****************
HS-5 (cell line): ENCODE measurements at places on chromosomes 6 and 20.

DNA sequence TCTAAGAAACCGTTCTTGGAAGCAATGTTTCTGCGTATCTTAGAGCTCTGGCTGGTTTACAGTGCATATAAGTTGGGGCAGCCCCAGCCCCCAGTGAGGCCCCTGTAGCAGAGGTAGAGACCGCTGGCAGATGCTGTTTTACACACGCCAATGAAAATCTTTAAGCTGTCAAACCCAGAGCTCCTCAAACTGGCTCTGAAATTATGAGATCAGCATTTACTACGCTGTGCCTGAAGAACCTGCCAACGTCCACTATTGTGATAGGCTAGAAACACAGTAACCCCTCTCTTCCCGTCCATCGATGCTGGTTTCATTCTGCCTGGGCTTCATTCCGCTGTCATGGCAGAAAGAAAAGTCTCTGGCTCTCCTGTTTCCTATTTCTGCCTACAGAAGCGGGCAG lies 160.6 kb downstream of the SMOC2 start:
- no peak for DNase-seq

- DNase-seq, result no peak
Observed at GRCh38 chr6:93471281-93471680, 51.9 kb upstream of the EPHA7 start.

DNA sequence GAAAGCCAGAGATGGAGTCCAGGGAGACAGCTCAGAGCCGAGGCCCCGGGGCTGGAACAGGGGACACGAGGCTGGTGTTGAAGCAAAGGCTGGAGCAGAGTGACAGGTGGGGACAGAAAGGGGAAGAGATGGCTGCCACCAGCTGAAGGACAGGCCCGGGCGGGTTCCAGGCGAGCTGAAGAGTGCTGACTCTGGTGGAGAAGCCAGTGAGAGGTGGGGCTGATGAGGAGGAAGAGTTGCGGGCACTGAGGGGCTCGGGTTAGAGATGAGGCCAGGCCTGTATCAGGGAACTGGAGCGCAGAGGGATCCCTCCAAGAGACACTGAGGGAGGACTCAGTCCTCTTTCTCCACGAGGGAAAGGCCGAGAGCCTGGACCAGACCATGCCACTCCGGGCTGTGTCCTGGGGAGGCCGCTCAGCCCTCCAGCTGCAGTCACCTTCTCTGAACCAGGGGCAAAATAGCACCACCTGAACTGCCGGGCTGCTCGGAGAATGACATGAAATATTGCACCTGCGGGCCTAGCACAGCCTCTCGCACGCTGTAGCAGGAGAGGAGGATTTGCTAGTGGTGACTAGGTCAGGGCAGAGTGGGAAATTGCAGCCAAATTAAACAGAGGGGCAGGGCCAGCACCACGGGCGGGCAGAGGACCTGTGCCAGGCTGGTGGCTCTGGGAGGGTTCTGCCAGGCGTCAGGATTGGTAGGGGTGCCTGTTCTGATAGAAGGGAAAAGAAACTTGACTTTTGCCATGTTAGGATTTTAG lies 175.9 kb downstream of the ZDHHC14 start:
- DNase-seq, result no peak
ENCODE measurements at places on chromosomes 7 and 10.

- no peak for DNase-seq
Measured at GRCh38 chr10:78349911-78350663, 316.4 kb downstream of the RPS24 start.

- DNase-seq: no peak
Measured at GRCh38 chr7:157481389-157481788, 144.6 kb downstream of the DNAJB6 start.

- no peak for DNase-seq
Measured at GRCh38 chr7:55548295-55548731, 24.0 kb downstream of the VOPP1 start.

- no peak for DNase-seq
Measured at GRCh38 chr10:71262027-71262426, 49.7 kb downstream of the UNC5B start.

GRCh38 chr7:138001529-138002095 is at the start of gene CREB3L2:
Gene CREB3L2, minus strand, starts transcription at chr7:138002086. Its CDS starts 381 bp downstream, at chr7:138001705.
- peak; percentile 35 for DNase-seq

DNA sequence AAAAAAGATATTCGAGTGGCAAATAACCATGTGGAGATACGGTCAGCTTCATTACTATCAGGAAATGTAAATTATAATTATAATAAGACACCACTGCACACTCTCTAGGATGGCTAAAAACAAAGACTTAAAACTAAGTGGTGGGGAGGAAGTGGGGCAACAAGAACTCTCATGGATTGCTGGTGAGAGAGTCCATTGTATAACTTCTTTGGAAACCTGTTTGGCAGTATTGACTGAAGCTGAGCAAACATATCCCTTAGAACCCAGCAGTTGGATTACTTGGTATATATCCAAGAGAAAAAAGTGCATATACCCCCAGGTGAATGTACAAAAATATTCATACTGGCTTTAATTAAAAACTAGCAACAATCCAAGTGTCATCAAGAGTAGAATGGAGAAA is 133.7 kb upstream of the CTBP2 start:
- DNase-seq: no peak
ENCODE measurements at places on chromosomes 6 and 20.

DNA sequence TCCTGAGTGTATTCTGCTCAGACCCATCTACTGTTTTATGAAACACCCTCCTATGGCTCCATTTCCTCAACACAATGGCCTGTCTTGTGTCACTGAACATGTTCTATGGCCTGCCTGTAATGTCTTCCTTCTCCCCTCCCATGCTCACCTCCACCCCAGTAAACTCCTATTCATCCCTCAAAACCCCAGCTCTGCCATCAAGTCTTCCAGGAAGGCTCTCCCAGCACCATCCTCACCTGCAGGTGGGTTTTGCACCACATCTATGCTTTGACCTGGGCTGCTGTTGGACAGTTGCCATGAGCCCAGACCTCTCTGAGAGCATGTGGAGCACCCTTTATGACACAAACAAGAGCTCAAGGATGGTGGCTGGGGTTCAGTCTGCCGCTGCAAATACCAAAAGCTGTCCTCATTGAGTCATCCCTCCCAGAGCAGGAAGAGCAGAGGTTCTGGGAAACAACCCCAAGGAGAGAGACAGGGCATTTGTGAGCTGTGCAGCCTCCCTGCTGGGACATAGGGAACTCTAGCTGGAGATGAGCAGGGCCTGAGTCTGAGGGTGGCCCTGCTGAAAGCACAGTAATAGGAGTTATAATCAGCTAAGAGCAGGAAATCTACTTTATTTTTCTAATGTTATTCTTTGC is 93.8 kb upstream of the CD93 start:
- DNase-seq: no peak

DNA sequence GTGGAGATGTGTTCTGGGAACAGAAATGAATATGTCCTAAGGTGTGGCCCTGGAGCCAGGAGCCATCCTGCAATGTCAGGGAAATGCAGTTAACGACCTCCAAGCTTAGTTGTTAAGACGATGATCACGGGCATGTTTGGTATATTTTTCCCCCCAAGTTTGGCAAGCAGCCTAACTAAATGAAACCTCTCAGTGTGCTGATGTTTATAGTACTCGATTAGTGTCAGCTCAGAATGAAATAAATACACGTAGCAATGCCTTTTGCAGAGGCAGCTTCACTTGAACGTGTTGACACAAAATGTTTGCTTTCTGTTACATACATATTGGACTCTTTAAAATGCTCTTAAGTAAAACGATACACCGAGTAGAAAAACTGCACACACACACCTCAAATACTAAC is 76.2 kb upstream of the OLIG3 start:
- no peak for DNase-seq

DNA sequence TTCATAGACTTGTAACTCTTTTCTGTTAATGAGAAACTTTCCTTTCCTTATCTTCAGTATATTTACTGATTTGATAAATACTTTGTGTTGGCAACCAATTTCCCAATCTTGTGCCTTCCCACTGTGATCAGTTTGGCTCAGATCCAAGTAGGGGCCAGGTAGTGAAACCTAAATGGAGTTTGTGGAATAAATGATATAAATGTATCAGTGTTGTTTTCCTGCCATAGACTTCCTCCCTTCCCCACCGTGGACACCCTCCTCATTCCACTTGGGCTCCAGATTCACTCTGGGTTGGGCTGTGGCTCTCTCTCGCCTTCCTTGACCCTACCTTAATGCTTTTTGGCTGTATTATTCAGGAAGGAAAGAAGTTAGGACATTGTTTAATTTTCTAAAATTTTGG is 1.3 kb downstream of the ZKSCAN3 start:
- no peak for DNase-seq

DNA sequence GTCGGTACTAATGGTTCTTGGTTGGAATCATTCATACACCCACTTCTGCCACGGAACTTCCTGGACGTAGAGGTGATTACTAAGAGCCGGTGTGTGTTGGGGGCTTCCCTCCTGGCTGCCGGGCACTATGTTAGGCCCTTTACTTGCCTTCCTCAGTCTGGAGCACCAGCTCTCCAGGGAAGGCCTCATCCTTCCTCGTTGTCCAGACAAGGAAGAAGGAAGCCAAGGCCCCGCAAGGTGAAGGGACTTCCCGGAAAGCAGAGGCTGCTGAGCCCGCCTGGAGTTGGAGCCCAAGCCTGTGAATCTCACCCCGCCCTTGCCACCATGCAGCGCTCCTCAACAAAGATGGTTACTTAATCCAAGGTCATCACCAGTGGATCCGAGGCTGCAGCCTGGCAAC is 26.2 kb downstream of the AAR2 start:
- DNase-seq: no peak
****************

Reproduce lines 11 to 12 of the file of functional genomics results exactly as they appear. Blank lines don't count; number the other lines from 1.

- DNase-seq: no peak
Measured at GRCh38 chr7:157481389-157481788, 144.6 kb downstream of the DNAJB6 start.